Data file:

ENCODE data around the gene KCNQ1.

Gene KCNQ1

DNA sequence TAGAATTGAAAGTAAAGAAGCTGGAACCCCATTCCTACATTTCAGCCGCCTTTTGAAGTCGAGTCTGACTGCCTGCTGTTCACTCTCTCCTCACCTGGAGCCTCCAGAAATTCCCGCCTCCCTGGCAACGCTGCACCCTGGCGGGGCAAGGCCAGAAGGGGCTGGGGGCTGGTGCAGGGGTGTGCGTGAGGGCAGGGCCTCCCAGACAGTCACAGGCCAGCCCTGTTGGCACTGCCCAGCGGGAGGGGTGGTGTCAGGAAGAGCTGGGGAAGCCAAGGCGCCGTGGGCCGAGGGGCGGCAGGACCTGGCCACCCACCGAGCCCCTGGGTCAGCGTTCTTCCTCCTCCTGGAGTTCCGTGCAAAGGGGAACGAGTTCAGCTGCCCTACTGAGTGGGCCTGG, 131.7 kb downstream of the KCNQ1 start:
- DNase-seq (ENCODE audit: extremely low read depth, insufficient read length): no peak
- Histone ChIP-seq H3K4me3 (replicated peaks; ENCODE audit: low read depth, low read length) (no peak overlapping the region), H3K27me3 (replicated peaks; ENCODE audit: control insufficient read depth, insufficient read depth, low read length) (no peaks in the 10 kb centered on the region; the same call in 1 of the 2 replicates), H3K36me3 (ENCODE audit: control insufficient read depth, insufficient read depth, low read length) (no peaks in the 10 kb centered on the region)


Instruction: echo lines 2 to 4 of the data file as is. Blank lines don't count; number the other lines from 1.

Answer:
Gene KCNQ1

DNA sequence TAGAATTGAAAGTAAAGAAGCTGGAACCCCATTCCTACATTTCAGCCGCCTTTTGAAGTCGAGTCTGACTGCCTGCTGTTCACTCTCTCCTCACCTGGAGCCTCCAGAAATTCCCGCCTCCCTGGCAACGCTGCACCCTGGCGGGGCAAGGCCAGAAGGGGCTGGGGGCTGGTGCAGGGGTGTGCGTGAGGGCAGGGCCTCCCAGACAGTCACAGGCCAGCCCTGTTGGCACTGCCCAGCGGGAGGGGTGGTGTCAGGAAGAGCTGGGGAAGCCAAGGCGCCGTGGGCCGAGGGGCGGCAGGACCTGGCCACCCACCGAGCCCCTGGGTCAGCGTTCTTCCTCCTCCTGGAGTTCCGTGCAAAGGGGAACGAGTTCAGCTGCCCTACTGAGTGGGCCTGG, 131.7 kb downstream of the KCNQ1 start:
- DNase-seq (ENCODE audit: extremely low read depth, insufficient read length): no peak